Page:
When my father saw my determination to conquer broccoli rapids and scale the dizzying heights of sushi peak, he decided that I was obviously of the highest managerial and marketing calibre, and reinstated my Choo budget. He is also going to pay my tuition fees, so if you ever have a problem with payment (which you won’t, because he owns Belgium), just let me know and I’ll threaten him with a bag of aubergines and purple cabbage.
So, as you can see, I know what it’s like to suffer outrageous fortune (as King Lear said), and I will always hold a strong desire to overcome any obstacle and attain the freedom to eat white-chocolate mousse, or – in this case – study Marketing. Most of all, I know that we can’t let our dreams die. Life is a challenge and you have to take it up or be left behind.
Of course these letters are also usually full of so many punctuation problems that I am left with an acute stage of apostrophitis, and are peppered with so many ‘your/you’re’ mix-ups that my grammar Nazism starts marching down my internal Nuremberg square, but I just can’t bring myself to write a totally realistic replica for you all (or all two of you, at least. Hi Hayley!).
The Roman Heist
One sunny day, deep in the heart of Europe, someone decided that a five-course meal overlooking the Pantheon was the only way to truly experience Italian culture. Being rather short on cash, but of a naturally conniving and gluttonous disposition, this person decided to rob me of £205 as I sat innocently at my London desk. As I was deciding which colour post-it note to use – pink or green – they were deciding which Main to have – the Wagyu beef or the Lobster. As I was pouring my Tea de English Breakfast, they were pouring their Chianti de 1950. As I was typing in my 40th application, they were placing a 40 Euro tip on a crisp white tablecloth. And, as I was crying over the discovery of a depleted bank account, they were rubbing their bellies and sighing over an orange sunset.
To make this heinous crime even worse, I only made the discovery on a Friday afternoon before a Bank Holiday long weekend. And when I called the bank, they cancelled my card straight away – before I even had a chance to replenish my wallet, which, at the time, was only home to one weathered pound. So instead of the trip to Brighton I had planned, I had to settle for a trip to the discounted section of Tescos.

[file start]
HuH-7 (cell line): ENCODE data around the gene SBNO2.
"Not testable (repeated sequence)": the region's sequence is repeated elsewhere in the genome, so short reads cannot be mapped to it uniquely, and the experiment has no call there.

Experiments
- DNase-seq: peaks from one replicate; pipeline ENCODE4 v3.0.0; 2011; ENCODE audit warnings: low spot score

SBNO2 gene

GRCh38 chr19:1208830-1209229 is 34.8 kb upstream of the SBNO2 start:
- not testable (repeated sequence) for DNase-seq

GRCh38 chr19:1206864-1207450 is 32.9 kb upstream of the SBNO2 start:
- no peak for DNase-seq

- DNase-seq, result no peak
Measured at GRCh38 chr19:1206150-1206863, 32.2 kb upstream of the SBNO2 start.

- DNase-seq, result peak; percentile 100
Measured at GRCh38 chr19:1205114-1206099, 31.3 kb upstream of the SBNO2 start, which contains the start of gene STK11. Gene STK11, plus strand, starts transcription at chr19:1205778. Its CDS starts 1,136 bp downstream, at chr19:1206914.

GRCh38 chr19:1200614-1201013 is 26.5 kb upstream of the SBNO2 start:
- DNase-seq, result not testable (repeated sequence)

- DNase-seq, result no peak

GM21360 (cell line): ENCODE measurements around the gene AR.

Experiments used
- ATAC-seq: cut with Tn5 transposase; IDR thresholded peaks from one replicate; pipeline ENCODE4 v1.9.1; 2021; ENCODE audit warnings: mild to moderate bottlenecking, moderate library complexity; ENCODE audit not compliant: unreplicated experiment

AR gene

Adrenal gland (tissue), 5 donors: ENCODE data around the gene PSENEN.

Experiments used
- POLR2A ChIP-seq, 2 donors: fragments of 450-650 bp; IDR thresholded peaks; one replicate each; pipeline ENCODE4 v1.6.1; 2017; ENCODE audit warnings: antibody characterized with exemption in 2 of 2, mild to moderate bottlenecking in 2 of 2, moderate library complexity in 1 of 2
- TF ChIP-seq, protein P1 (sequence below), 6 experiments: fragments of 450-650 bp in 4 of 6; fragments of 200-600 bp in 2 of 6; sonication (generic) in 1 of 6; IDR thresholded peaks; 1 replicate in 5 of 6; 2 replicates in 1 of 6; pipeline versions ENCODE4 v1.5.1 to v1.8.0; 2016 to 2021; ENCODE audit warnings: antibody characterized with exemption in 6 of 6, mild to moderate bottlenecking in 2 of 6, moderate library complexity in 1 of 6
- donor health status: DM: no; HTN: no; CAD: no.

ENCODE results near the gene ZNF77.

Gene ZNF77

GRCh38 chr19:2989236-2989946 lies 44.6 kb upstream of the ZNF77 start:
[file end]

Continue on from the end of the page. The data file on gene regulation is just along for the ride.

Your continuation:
Thursday, 8 May 2008
The Move East
I wish I was able to say that the move to Hackney was fraught with hilarious hiccups and tearful pleas to an eccentric old man named Tete-Raki to move his collection of glass pick-up sticks and jade marbles from the path of my rolling luggage juggernaut. I predicted slanty rain and a slow ´leak´ in my luggage that would leave a Hansel and Gretel trail of plastic orange shoes, purple pashminas and Kinder-Surprise toys along Euston Road. But the move actually went quite smoothly. Even though I had banned myself from TopShop and Spitalfields Market until I was earning more than lint and shoelaces, I still managed to accumulate a lot of STUFF, and it all had to go.
Kyle loaded 3/4 of my STUFF onto his bike and rode all the way to the new place (amazing, I know. My junk probably weighed more than he does), leaving me with just my big black suitcase to take on the bus. No slanty rain, no encounters with Tete-Raki, not even an impatient busdriver. England was in a generous mood.
The New Pad (I hate it when people call houses ´pads´...)
The cunning reader will recall that I was less than impressed with the Fitzrovia flat. The new place is about 20 rungs up on the cleanliness ladder, and apart from a well-stocked kitchen, the place is also well stocked with people. I am one of seven. And, thank God, all six flatmates are more likely to share and clean than eat my mushrooms and leave Kosciouszkos of dishes in the sink. AND, bonus of bonuses, all except Kyle have English as a second language, so in exchange for helping some of them with my mother tongue, I´m learning snippets of French, Spanish and Portuguese. I brought home a beautiful leaf from Victoria Park and can now say ´C´est un jolie feuille´. Sure to come in handy in Montmarte, I know (along with ´grille pain´ (toaster), ´tortue´(turtle) and ´briquet´(lighter)).
(As a side note, I may be starting French lessons soon with a multi-lingual prodigy whose first word was ´rhinoceros´ and who apparently dances like an octopus: Jean-Marc. His fee is a pint an hour - not bad! Incidentally, he too has a blog, which you may indulge in here: http://jeanmarcknoll.blogspot.com/.)